You know you’ve
created God in your own image when he hates the same people you do.
Beebe believes we
have found a way to be spiritual through psychology -- so it has become a
substitute for religion.
says that religion
implies dogma. And
it's true that it's a difficult
subject; it brings out the worst in some INFJs. You should see some of the
private entries I get in my guestbook quoting scripture at me as if that's a
substitute for a personality and qualifies as a personal note.
can be a vital guide for helping the individual to explore their True Nature or
it can be just another limiting factor contributing towards narrow mindedness
and ego identification. The responsibility for inner growth lies with the
individual. One does not need to be religious to be spiritual and a religious
person is not necessarily spiritual.
is a defense against the experience of God.
If you are
looking for a spiritual path, proceed carefully. There are organizations
that exploit people under the guise of helping them spiritually.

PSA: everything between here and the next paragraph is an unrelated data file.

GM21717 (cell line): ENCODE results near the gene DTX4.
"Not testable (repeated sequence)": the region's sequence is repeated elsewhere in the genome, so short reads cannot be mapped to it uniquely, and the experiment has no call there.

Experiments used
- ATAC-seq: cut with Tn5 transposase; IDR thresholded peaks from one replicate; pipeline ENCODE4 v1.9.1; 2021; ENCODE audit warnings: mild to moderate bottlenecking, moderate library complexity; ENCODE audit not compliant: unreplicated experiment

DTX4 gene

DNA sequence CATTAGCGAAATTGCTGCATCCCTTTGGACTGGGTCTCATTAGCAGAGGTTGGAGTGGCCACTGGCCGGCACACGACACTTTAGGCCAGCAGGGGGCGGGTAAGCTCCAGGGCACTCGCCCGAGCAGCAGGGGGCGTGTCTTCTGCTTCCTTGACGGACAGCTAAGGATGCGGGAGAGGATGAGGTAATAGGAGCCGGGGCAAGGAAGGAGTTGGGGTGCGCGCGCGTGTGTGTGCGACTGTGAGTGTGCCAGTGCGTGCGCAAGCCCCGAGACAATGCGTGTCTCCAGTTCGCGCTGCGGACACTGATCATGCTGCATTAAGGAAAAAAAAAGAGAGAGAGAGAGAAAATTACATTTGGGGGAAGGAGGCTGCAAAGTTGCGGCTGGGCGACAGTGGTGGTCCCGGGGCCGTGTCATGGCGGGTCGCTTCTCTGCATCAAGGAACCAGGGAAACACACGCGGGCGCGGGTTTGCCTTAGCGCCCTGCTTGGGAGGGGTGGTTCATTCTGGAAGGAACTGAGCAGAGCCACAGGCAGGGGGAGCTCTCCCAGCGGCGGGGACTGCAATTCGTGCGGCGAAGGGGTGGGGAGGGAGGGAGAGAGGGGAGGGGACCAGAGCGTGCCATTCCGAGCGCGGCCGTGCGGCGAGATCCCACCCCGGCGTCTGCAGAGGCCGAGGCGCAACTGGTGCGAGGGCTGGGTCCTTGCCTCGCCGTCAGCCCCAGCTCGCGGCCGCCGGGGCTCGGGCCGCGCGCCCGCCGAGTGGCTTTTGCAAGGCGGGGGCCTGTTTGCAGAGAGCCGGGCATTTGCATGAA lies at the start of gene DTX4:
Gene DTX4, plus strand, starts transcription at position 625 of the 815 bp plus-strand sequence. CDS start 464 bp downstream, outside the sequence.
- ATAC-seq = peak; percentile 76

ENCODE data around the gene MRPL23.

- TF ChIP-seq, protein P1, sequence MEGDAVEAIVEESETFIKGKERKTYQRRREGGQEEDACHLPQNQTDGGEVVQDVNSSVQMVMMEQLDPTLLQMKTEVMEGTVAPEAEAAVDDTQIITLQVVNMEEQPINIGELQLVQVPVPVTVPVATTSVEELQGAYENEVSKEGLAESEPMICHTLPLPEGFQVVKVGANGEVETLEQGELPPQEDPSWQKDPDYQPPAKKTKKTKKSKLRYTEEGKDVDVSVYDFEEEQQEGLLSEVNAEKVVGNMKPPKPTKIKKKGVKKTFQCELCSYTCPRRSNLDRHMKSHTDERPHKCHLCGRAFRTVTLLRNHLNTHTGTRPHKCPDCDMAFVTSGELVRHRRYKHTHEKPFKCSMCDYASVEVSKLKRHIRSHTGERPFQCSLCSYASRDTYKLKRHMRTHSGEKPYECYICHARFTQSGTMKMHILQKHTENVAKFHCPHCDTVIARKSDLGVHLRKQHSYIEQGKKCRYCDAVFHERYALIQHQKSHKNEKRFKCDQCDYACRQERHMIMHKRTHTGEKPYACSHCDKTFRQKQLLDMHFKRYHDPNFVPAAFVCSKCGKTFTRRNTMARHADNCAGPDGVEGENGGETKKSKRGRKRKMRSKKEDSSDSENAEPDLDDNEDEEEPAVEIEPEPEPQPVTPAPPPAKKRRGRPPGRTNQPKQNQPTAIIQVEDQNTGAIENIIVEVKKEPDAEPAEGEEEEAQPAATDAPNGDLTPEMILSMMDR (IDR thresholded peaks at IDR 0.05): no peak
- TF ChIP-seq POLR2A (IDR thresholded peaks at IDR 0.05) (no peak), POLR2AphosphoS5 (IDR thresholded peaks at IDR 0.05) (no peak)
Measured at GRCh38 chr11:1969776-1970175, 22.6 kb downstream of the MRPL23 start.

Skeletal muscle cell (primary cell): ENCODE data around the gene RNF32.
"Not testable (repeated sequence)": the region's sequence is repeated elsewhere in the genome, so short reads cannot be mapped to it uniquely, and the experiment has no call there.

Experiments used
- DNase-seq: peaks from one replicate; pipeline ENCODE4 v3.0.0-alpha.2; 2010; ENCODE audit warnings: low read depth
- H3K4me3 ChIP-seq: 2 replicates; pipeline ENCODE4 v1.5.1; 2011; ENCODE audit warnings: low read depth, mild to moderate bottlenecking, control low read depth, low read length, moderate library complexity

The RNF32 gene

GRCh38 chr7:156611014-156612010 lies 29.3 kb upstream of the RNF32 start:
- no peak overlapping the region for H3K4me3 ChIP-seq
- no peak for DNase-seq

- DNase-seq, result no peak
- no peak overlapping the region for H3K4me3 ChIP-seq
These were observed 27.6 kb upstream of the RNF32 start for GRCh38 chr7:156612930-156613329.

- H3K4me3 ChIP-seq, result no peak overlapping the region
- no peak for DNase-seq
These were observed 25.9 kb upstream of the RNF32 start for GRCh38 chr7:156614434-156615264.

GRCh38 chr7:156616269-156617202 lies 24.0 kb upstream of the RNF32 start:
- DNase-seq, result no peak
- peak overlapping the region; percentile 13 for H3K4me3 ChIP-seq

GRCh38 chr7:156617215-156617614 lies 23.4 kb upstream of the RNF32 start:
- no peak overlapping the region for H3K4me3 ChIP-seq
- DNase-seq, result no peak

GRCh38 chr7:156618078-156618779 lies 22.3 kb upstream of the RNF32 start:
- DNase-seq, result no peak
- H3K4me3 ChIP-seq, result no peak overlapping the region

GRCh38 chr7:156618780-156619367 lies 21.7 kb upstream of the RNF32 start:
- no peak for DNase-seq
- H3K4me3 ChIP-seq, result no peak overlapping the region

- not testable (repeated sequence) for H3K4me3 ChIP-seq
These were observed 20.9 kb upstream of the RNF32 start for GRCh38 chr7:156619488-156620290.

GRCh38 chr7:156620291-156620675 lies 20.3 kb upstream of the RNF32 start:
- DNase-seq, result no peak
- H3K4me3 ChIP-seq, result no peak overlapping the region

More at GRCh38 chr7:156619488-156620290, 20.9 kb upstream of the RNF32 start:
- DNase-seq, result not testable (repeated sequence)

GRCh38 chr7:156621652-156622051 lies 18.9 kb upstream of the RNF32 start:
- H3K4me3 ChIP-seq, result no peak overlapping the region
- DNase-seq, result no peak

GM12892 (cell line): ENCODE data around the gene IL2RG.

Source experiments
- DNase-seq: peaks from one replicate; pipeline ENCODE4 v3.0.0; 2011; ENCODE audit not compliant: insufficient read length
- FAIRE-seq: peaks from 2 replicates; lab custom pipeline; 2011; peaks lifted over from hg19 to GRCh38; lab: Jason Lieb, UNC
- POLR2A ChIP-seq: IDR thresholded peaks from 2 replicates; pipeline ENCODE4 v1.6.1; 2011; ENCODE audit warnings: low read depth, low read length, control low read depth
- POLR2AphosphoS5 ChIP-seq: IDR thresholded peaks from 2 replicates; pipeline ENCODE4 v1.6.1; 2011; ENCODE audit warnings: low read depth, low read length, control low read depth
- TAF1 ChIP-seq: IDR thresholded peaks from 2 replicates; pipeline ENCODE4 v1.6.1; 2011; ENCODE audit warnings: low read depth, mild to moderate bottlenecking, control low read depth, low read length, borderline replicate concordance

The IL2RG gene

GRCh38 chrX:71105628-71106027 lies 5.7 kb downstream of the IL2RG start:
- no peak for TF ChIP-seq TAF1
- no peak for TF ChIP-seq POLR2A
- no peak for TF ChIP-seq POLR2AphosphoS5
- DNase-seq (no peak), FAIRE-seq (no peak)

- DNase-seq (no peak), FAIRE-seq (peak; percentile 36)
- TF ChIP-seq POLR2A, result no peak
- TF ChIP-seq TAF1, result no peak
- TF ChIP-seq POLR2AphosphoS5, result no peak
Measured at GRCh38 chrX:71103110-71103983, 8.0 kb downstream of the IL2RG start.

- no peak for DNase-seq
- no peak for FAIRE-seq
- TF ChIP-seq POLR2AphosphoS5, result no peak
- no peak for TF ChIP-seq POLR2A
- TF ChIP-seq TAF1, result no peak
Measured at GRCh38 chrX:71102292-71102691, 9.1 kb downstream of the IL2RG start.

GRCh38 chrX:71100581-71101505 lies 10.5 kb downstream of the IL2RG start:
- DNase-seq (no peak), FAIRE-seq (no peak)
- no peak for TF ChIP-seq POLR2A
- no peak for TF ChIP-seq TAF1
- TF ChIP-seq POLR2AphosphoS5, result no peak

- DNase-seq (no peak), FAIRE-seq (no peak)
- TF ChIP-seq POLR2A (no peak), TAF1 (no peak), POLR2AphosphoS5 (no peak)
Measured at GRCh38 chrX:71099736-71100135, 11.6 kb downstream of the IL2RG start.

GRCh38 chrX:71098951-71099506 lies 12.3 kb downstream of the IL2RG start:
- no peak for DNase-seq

Therefore, check out spiritual and religious organizations, as well as their
leaders, very carefully. Do your homework. Be patient.
Roosevelt's optimism rooted itself in faith. She often drew inspiration
from prayer and religious affirmations, regularly carrying a prayer in her
purse. Shortly after becoming First Lady, Eleanor wrote that some kind of
faith, "a firm conviction that there is a reason and a meaning" behind
hardship, gave people the courage and strength to take positive action.
Her faith carried her through a lifetime. When she served at the U.N.,
Eleanor would kneel by her bedside each night and repeat the same prayer.
She asked God to "deliver us from fretfulness and self-pitying; make us
sure of the good we cannot see and of the hidden good in the world. Open
our eyes to simple beauty all around us and our hearts to the loveliness men
hide from us because we do not try to understand them. Save us from
ourselves and show us a vision of a world made new." Through this
prayer, Eleanor renewed and reinforced her optimistic view of the world.
the Eleanor Roosevelt Way,
Image to Likeness: A Jungian Path in the Gospel Journey by W.
Harold Grant, Thomas
E. Clarke, Mary
ecstasy, then laundry.
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